I like to use Microsoft OneNote to manage a number of what I call "development
cheat sheets." These come in very handy when doing SharePoint development, because
-- at least in my experience -- this is rarely as simple as pressing F5
after making some changes in Visual Studio. I know that's what the SharePoint/Visual
Studio guys would like it to be, but I personally find it faster (and more reliable)
to use my "DRDADA" PowerShell deployment scripts.
The following figure shows an example cheat sheet for the Main branch of
my Fabrikam Demo solution.
Figure 1: Development "cheat sheet" - Fabrikam Demo - Main branch
Essentially all I need to do after starting one of my SharePoint development
- Open Visual Studio and “Get Latest” on the solution
- Package the "CoreServices.SharePoint" and “Web” projects (in other words,
build the WSPs for the two SharePoint projects in this particular solution)
- Start an instance of PowerShell then copy/paste the first four lines
from my OneNote page:
cd "C:\NotBackedUp\Fabrikam\Demo\Main\Source\Deployment Files\Scripts"
& '.\Redeploy Features.ps1'
Note that the “Redeploy Features.ps1” script is essentially the same actions
that are performed when you right-click the "CoreServices.SharePoint" and “Web”
projects in Visual Studio and click Deploy.
When I have only made minor changes to one or more files (either code or
an existing ASPX or ASCX file) then I typically just run the “Upgrade Solutions.ps1”
script, since this shaves precious time off the iterative development process:
& '.\Upgrade Solutions.ps1'
If, for whatever reason, I want to run the individual scripts invoked by
the “Redeploy Features.ps1” script, then I have a series of commands in my OneNote
page to “DRDADA” the solutions/features:
& '.\Deactivate Features.ps1'
& '.\Retract Solutions.ps1'
& '.\Delete Solutions.ps1'
& '.\Add Solutions.ps1'
& '.\Deploy Solutions.ps1'
& '.\Activate Features.ps1'
Note that when you run the “Create Site Collections.ps1” script in the Fabrikam
solution, it creates the root site collection in the Web application (if it
doesn't already exist). Therefore if I've made some changes to the site collection
that I quickly want to discard, I can run the Remove-SPSite cmdlet, followed
by “Create Site Collections.ps1” and “Redeploy Features.ps1” in order to quickly
get back to a “known good” state:
Remove-SPSite http://fabrikam-local/ -Confirm:$false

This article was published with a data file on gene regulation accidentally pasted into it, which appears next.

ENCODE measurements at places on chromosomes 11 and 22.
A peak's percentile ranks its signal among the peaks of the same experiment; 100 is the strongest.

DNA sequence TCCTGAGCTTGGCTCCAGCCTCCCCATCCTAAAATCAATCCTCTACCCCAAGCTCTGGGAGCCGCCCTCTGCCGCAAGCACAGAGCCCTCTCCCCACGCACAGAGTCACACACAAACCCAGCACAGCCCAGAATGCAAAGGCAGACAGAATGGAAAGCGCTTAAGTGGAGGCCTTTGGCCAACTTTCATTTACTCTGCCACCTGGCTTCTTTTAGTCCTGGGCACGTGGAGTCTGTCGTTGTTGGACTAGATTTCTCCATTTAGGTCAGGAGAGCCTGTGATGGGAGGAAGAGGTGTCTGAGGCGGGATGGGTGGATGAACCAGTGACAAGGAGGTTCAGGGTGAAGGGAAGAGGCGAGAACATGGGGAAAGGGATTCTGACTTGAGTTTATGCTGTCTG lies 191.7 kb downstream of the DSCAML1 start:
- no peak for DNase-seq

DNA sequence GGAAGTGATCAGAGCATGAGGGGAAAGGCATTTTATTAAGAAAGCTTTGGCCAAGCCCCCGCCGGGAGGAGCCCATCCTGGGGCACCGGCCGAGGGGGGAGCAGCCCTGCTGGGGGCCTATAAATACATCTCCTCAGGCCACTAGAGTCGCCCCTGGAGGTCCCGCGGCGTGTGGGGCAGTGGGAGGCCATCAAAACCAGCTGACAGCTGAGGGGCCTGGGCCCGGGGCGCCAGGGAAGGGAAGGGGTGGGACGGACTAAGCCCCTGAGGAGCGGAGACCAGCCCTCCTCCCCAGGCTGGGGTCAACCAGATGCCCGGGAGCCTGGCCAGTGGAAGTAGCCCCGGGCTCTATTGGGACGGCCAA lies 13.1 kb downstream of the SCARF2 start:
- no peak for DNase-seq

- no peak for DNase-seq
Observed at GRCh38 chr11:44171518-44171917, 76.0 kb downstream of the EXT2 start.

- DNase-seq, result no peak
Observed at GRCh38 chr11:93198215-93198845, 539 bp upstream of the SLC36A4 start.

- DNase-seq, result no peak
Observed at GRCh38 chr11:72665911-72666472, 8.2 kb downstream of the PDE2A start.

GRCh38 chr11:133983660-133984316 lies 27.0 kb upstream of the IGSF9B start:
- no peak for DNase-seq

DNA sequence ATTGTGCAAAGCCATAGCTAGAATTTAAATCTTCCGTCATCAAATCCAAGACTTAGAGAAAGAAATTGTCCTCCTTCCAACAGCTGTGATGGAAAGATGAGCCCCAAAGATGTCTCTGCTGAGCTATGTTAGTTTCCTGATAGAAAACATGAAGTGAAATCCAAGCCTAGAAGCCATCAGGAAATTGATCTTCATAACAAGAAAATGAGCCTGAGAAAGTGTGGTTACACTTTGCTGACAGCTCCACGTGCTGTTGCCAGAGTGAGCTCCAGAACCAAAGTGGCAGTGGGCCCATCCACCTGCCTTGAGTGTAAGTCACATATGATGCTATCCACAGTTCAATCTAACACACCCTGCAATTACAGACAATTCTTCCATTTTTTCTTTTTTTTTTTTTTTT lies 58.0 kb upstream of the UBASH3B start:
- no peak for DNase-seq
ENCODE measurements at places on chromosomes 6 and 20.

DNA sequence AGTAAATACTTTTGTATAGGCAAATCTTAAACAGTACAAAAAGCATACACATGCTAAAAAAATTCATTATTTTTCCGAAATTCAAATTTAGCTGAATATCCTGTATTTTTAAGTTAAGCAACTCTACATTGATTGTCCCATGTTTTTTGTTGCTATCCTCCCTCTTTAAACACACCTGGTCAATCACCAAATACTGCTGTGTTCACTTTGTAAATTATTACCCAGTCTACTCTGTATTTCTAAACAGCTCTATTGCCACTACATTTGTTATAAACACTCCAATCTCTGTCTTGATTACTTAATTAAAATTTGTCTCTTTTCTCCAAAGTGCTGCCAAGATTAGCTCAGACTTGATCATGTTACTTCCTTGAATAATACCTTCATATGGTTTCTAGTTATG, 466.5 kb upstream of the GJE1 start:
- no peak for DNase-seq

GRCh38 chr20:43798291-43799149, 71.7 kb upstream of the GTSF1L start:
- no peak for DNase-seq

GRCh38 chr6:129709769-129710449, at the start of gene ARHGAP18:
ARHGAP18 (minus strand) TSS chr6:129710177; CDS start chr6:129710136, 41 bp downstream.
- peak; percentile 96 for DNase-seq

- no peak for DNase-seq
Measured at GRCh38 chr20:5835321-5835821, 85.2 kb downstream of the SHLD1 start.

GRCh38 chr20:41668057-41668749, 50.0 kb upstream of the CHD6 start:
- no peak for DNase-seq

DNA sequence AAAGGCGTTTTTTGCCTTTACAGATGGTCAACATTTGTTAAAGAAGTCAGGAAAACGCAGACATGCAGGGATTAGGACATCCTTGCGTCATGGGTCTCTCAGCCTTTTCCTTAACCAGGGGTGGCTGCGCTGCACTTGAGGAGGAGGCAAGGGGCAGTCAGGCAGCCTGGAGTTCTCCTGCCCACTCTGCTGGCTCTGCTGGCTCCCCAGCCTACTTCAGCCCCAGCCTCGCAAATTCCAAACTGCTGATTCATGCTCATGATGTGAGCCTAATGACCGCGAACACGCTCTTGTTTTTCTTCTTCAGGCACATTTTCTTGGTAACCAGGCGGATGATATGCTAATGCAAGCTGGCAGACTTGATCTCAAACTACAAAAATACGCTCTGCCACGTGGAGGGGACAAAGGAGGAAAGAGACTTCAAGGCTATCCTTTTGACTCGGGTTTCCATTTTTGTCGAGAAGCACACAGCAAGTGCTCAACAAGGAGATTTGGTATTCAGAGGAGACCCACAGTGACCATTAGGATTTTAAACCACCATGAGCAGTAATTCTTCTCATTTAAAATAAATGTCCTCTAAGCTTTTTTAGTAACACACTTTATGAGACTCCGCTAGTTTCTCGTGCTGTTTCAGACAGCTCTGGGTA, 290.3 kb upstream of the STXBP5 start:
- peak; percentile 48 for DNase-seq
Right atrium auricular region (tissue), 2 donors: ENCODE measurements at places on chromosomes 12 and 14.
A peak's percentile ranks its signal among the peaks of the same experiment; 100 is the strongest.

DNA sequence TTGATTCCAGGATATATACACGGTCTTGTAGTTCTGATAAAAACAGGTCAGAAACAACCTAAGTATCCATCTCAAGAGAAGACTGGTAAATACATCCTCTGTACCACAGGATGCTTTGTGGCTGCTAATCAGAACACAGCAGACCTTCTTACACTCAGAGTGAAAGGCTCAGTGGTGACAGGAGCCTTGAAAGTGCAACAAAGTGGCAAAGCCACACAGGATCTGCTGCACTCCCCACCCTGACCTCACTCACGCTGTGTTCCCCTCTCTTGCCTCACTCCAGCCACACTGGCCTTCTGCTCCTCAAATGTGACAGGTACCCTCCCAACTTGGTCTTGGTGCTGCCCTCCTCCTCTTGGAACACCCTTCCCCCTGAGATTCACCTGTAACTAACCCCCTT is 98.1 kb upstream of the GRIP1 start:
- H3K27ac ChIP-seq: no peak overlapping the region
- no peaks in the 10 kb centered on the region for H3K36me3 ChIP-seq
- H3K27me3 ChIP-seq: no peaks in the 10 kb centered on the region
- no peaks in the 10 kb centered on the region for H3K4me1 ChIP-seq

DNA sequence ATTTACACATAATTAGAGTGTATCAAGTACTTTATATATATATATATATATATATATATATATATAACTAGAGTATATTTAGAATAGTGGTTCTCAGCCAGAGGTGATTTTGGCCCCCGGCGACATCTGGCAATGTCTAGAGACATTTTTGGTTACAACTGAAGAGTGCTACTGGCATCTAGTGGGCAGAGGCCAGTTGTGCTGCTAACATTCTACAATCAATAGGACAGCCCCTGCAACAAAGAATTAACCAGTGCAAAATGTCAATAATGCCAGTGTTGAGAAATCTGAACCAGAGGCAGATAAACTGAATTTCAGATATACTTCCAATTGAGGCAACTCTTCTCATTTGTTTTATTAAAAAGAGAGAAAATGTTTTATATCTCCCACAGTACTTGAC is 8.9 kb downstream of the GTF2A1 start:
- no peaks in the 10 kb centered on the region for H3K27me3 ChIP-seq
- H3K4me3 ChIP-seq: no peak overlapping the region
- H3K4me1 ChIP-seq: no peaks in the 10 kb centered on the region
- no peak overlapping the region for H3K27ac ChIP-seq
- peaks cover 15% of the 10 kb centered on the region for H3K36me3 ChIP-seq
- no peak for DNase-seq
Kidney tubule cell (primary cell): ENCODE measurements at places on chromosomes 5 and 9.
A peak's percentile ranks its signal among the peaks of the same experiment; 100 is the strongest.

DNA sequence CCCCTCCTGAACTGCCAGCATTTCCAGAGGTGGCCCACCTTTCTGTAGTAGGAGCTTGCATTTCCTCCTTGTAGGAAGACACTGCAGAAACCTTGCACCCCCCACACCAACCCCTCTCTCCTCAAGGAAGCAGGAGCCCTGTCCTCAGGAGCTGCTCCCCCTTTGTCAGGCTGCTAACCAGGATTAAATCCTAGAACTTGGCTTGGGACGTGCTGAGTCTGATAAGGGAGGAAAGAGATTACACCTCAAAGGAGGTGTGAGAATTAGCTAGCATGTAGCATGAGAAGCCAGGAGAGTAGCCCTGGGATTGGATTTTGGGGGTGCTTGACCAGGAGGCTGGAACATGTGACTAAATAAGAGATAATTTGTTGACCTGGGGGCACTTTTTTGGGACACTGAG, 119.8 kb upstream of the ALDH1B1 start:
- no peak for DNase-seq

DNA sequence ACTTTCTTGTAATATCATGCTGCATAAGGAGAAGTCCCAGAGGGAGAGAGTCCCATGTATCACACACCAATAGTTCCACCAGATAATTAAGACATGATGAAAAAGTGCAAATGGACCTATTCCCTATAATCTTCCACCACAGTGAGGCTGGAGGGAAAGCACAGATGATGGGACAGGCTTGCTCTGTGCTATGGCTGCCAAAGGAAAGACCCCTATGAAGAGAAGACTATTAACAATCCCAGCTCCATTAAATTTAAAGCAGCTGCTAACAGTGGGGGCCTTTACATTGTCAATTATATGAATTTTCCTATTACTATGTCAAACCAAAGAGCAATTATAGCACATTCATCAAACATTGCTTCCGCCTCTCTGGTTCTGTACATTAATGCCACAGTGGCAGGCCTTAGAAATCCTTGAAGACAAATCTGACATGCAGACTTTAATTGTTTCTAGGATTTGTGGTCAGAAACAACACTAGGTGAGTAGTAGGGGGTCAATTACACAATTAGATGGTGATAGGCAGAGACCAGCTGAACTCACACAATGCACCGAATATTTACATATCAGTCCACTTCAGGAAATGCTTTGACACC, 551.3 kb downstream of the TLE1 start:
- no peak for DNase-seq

& '.\Create Site Collections.ps1'
& '.\Redeploy Features.ps1'
The “Delete Site Collections.ps1” script will delete all of the site
collections created by the “Create Site Collections.ps1” script, so
I typically just use the Remove-SPSite cmdlet directly (as illustrated
Lastly, if I need to build (or rebuild) my environment and just want the
absolute least amount of human effort (by sacrificing a little more “wait” time),
I can run the “Rebuild Web Application.ps1” script and then run the "Test Console"
utility to populate some sample content. In my SharePoint development VMs, this
process typically takes about two minutes:
& '.\Rebuild Web Application.ps1' -Confirm:$false
I should also mention how I create different pages in OneNote for each branch
in TFS that I frequently work on. For example, the following figure shows the
cheat sheet for the SharePointExtranet branch that I created
for the code sample included in
Figure 2: Development "cheat sheet" - Fabrikam Demo - SharePointExtranet
The commands at the beginning are similar to the ones for the Main
branch (with the exception of the path for the TFS workspace and the URL of
the Web application). However, this page also contains some information about
merging. For example, I frequently need to merge changes from the Main
branch to the SharePointExtranet branch (i.e. forward integration)
or from the SharePointExtranet branch to the Main
branch (i.e. reverse integration).
While I typically perform these merges using the Source Control Explorer
in Visual Studio, I use OneNote to keep a copy of the check-in comments I frequently
use when merging. Also note that when I need to discard changes from one branch
to the other, I need to use tf.exe from the command line (I'm not aware of any
way to discard the changes when merging in Source Control Explorer).
Finally, I want to point out that while the cheat sheets often start out
rather simple, they typically evolve over time to include more and more shortcuts.
For example, here is the OneNote page for the Main branch of the Electronic
Lab Notebook (ELN) project that I worked on at Dow Chemical. You can see there's
quite a bit more in this one than the cheat sheets for the Fabrikam Demo site.
For example, the ELN solution includes custom SharePoint workflows and therefore
it is necessary to restart the SharePoint Timer service after redeploying (or
upgrading) the ELN solutions (WSPs).
Figure 3: Development "cheat sheet" - Dow ELN - Main branch